How did you become a volunteer firefighter? I have no prior firefighter experience. After hearing Chief Hawkins speak at a Nature Club meeting, we saw a need and wanted to help. We asked the Chief if he would be interested in “two old farts.” He said, “Yes, and I need people to drive the engines and pump the water.” We’re glad he took a chance on us. We obtained licensing, in-house engineer and pump operator training, and now that Covid is over, I hope to attend formal pump operator training. 

What qualifications must a volunteer firefighter have? As a volunteer firefighter for Bergheim — Commitment, motivation, continuous learning and a desire to provide Bergheim and its surrounding areas with quality services.  

The work is physically and emotionally challenging, and can be dangerous. It is also extremely rewarding. I applaud anyone who chooses to be a volunteer firefighter. These folks donate their time to protect and serve others to keep our community safe. I’ve built great relationships and lifelong friendships. 

What has been your greatest challenge as a volunteer firefighter? Everything! Rapidly learning all new skills and getting in better shape. I’m “vertically challenged” but tough and tend to dig in. One interesting part was being fitted for my gear. Steve from Metro Fire asked my size. I responded, “short and stout,” he laughed, broke out the tape measure and we quickly became friends. 

What brought you to Cordillera Ranch? My husband and I have traveled to the area frequently, looking for a vacation home. We stayed with a friend in Cordillera Ranch. I always joked with her that I wanted the right of first refusal if she ever decided to sell her house. That day came and here we are — Enjoying Ranch Life. 

Ronald S. Hudson
Role with BVFD: Engineer, Firefighter, EMT
Years of service: 3 years
Day job: Attempting to enjoy retirement

Why volunteer? I enjoy helping others, especially those in my community. The Chief spoke at a homeowners’ meeting shortly after we moved here and solicited recruits. He specifically mentioned a need for drivers and I thought, “who doesn’t want to drive a fire truck?!” Then reality set in because it’s much more than merely driving.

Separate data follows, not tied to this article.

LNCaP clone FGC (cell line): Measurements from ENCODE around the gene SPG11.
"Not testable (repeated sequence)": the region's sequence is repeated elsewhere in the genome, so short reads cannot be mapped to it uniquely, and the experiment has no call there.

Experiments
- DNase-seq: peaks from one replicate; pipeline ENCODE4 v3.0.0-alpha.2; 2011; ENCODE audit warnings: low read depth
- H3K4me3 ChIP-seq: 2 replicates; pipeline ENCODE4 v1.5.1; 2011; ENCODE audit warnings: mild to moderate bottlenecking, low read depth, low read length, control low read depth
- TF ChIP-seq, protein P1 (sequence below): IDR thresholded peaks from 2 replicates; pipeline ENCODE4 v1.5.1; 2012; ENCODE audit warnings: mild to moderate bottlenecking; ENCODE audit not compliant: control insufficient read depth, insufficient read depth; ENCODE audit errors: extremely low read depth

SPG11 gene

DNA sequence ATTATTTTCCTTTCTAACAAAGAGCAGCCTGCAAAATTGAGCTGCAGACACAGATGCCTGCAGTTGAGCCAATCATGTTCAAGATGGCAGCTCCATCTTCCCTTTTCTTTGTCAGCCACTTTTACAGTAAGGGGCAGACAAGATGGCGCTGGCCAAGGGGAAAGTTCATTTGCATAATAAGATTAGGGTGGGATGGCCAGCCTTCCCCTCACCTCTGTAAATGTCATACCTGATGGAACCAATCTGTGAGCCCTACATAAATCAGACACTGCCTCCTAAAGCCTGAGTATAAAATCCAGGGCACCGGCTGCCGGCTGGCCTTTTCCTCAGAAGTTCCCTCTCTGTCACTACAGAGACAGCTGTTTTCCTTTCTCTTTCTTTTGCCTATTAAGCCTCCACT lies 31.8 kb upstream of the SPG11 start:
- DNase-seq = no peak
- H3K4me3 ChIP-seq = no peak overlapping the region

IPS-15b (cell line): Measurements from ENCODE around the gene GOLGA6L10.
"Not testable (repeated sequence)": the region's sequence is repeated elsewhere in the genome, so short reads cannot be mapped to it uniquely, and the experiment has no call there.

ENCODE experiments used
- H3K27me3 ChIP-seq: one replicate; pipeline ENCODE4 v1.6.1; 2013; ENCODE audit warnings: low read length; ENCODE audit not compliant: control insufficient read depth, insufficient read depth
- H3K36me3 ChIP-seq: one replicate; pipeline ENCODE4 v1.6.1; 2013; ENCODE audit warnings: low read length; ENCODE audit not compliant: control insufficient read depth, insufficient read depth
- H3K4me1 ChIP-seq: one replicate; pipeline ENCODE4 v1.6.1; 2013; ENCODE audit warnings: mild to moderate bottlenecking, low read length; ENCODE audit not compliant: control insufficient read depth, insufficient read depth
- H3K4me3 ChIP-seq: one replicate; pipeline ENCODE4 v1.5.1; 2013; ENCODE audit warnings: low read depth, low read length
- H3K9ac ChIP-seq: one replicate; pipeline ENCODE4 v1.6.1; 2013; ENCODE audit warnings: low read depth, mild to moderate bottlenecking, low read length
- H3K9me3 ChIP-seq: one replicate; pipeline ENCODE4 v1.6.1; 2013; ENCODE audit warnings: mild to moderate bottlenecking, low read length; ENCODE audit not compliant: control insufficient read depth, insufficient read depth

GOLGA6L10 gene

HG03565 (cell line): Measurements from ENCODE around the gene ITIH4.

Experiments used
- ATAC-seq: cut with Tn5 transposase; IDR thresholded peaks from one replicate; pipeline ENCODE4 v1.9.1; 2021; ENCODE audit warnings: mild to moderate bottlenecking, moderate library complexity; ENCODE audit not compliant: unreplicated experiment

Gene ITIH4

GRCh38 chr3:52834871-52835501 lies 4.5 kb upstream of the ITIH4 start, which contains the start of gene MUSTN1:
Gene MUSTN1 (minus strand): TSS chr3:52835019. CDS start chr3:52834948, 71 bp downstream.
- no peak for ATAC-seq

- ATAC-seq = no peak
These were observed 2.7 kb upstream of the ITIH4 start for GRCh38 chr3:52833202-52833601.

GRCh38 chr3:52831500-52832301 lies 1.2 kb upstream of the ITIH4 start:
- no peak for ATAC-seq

Did you have previous experience? No, just a willingness to learn.

What qualifications must a volunteer firefighter have? A desire to learn, a willingness to get dirty and work hard, and a drop of physical agility and ability. All are welcome; we have a volunteer in high school, a couple approaching the legal drinking age, and several slightly weathered or gently antiqued. We have several professional firefighters working at various firehouses and generously volunteering their spare time here.

What has been your greatest challenge as a volunteer firefighter? Stuffing my long goatee into a self-contained breathing apparatus (SCBA) mask, the ability to breathe in a fire is crucial and my obnoxious facial hair inhibits a good seal around the mask.

What brought you to Cordillera Ranch? We used to travel from Houston to the Hill Country to shop for a vacation home/getaway, staying with a friend in Cordillera Ranch and venturing out to different areas. When our friend decided to sell, we realized we didn’t need to look anywhere else; our temporary accommodation was the home we were looking for, after all.

Paul Knoll
Role with BVFD: Lieutenant
Years of service: 6 years
Day job: Currently Kendall County Constable for Precinct 2

What experience do you bring to BVFD? I served 20+ years as a police officer and more than 11 years as a fire explosion investigator. I have previously volunteered at the Colusa Rural Fire Protection District for five years as a firefighter, EMT, Rescue Squad and Fire Investigator. I am trained in Driver Operator, Vehicle Extrication, EMT Basic and Gas/Oil Fire School, and have logged more than 350 hours in Fire Explosion Investigation training. In addition, I received instruction in several Law Enforcement disciplines ranging from accident investigations and EVOC training to Interview and Interrogation techniques and Emergency/Tactical Response.